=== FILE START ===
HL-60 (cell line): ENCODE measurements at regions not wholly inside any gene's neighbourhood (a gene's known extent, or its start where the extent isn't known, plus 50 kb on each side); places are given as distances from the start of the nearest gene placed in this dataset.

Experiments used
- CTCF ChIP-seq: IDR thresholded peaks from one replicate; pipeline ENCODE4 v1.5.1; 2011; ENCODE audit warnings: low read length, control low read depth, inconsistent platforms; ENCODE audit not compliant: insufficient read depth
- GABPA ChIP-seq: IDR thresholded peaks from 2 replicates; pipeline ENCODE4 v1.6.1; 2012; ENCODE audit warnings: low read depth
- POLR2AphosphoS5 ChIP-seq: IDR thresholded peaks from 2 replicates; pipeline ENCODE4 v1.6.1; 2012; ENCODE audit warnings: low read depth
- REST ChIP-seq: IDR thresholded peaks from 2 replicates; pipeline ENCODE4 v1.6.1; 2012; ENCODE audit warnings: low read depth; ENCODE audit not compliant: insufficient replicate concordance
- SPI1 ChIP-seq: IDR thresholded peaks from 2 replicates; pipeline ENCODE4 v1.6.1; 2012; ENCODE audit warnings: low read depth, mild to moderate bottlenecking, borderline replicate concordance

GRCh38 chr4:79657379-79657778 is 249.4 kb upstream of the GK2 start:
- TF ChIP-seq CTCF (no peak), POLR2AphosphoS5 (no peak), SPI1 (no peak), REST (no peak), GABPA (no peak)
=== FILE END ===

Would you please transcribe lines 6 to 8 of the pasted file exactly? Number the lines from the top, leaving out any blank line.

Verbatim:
- REST ChIP-seq: IDR thresholded peaks from 2 replicates; pipeline ENCODE4 v1.6.1; 2012; ENCODE audit warnings: low read depth; ENCODE audit not compliant: insufficient replicate concordance
- SPI1 ChIP-seq: IDR thresholded peaks from 2 replicates; pipeline ENCODE4 v1.6.1; 2012; ENCODE audit warnings: low read depth, mild to moderate bottlenecking, borderline replicate concordance

GRCh38 chr4:79657379-79657778 is 249.4 kb upstream of the GK2 start: